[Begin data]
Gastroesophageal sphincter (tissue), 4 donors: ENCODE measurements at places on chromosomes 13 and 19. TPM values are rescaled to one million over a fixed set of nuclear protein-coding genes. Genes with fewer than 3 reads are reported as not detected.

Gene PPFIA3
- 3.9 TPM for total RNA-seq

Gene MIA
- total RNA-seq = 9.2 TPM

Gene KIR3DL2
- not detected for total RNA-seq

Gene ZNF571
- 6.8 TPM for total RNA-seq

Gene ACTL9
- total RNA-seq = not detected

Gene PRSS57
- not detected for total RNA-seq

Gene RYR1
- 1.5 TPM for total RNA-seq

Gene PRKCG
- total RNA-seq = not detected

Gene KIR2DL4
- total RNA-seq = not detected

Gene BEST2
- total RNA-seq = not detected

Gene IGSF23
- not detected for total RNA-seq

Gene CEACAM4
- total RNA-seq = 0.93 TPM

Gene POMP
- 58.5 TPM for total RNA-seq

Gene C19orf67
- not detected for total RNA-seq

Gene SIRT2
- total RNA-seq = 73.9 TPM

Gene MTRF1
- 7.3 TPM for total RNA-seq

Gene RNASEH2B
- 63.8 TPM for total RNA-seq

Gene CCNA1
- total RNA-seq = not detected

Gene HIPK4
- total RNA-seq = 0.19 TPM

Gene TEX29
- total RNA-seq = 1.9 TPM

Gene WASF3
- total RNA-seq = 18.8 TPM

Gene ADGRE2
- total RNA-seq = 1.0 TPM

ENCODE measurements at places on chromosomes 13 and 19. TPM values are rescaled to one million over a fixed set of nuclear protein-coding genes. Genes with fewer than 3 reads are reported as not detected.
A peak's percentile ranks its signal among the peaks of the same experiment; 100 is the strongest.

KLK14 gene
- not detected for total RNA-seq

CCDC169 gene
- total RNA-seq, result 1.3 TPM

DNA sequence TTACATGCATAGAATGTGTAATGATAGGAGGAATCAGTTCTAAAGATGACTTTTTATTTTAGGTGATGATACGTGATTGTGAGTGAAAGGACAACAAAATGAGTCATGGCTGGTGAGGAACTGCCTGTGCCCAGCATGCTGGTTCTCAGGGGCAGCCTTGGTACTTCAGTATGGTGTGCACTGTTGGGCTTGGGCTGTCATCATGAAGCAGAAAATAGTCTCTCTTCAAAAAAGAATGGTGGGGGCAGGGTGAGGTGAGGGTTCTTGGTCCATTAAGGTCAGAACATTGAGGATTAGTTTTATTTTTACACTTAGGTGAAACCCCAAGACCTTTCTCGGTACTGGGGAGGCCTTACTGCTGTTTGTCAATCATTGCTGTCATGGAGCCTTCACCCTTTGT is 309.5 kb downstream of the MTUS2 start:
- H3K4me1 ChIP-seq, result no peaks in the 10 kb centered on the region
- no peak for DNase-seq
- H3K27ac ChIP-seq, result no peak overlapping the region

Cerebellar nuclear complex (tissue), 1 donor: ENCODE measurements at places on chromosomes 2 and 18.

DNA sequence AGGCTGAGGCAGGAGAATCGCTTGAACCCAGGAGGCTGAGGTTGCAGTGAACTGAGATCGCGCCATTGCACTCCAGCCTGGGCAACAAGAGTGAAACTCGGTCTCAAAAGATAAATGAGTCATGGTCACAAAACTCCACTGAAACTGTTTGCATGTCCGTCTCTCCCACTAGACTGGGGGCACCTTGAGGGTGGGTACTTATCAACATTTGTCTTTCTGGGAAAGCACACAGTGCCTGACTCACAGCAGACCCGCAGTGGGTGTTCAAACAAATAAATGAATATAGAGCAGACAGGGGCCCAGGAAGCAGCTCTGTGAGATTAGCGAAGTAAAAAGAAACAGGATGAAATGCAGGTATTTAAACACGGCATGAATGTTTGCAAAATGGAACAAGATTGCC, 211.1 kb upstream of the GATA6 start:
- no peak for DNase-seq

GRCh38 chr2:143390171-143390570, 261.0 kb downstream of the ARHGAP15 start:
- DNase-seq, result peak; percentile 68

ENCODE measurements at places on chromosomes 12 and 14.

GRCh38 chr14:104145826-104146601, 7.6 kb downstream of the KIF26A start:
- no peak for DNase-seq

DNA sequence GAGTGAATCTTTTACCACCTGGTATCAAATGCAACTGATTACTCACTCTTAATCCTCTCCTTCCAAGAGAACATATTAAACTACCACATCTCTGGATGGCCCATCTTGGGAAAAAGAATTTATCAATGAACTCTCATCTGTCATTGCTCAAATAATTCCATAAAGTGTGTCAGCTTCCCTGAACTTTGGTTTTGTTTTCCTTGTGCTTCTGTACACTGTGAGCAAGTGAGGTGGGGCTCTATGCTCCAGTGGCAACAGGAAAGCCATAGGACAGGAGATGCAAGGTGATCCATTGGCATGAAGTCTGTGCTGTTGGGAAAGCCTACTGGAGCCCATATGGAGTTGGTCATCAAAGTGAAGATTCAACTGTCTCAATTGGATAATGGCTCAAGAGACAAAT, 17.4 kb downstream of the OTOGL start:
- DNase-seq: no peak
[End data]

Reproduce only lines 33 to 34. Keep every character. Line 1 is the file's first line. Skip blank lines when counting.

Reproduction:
- 7.3 TPM for total RNA-seq

Gene RNASEH2B